One of the highlighted themes of the series is to never judge a book by its cover which is shown through the actions of the inhabitants of the sleepy town of Jericho which surrounds Nevermore. The townspeople and the students at Nevermore have always had a tension-filled relationship, but they are forced to cooperate in order to solve the pressing mystery before more murderous crimes are committed. Through this cooperation, the characters start to learn that they have more in common than they previously thought. 


Here is my candid review of the series after watching all eight episodes (Yes, I totally binged out over Thanksgiving break!):

I have always loved watching the Addams family movies. On Halloween, I watch the originals, and I have also seen the two cartoon movie spin-offs. However, this show was different. I think that doing a whole show only focusing on Wednesday is a great idea. Wednesday is sarcastic, funny, and just a truly entertaining character. I believe that Jenna Ortega perfectly captured every aspect of her. Jenna Ortega took weeks of fencing and cello lessons in order to give Wednesday’s life authenticity. I think what made this show really great, however, is the casting. Specifically, Romanian actor George Burcea as Lurch really stood out as a perfect fit for the role to me.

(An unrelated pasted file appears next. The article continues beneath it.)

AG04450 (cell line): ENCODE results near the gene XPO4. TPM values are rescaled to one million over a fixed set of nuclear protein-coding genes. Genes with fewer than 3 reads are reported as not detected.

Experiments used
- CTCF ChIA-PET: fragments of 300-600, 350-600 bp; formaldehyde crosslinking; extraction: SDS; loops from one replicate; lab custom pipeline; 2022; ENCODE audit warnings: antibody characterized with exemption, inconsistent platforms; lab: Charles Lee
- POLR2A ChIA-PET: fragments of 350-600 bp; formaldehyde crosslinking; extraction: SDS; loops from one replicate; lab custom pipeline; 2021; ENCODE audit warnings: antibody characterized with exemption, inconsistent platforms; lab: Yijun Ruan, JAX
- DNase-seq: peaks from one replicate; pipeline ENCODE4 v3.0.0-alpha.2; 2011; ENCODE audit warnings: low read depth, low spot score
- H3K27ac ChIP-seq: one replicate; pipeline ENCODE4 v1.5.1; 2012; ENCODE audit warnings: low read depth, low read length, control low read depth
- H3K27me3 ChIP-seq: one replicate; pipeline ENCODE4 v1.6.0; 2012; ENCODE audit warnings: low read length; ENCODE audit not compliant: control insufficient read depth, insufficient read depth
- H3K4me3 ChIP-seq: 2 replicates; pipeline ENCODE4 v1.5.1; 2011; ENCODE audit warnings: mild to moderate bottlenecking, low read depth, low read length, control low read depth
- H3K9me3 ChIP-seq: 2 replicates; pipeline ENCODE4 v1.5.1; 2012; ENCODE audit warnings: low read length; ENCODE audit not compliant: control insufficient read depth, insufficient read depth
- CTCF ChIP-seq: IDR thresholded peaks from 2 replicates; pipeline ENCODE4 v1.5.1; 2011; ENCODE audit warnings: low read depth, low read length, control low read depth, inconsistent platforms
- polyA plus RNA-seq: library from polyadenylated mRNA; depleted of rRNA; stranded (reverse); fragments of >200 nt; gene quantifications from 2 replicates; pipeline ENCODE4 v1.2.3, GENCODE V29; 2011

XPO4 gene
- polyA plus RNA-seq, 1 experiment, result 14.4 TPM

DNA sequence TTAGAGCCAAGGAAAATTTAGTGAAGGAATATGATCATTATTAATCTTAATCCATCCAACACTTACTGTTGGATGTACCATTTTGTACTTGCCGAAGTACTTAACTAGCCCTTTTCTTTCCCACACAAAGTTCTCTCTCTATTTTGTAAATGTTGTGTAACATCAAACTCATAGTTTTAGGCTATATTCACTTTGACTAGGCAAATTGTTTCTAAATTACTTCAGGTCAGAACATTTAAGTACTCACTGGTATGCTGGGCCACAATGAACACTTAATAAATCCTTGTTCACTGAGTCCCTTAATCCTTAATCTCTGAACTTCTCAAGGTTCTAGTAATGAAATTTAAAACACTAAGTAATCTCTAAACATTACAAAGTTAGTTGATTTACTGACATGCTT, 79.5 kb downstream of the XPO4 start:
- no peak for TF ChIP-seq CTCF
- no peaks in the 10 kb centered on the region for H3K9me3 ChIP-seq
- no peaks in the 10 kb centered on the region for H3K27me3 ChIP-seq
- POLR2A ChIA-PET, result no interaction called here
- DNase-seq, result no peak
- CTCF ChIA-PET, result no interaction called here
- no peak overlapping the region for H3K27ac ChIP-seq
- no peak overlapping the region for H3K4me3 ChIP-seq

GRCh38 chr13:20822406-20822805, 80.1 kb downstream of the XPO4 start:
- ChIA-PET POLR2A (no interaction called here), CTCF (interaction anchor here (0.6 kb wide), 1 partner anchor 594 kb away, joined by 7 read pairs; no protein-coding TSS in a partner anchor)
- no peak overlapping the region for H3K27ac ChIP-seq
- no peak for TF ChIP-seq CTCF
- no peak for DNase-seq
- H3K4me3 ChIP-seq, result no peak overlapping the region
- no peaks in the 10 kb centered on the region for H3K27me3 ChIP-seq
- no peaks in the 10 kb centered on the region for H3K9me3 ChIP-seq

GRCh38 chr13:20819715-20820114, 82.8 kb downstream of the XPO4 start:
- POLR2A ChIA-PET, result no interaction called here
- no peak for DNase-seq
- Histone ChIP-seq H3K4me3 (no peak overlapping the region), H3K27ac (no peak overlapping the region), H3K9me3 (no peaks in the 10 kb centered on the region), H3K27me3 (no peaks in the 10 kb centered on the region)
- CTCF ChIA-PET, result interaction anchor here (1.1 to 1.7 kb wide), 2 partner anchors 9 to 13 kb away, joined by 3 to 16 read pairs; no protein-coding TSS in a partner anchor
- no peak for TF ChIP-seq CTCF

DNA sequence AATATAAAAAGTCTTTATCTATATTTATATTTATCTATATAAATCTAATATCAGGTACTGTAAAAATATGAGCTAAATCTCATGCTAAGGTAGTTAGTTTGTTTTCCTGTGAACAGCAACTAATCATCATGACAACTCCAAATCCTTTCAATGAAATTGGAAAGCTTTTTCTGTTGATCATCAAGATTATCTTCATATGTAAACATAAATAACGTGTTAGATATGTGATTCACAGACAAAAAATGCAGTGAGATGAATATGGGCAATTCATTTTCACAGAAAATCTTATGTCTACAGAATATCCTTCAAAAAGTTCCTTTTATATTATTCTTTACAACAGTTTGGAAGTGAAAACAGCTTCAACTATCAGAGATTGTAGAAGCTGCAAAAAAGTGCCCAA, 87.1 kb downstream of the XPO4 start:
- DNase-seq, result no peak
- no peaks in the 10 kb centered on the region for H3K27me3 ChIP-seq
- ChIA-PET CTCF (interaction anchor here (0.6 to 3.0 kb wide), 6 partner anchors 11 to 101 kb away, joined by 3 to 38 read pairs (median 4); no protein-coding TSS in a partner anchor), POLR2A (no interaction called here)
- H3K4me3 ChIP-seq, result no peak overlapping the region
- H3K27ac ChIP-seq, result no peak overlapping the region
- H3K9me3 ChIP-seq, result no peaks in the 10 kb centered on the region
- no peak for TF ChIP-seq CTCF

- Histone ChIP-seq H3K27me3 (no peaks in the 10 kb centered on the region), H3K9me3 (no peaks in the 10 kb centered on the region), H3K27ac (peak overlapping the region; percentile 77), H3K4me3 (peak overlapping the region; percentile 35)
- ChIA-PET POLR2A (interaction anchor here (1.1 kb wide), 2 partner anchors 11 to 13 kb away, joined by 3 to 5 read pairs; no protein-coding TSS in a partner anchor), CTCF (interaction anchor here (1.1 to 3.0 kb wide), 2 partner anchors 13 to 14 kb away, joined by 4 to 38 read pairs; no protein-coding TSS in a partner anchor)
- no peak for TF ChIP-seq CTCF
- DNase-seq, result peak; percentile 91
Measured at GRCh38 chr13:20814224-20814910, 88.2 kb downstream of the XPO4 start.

English Teacher Angela Leavens said, “I love that Christina Ricci is in it because she is an original Addams character. I need to watch a little bit more.”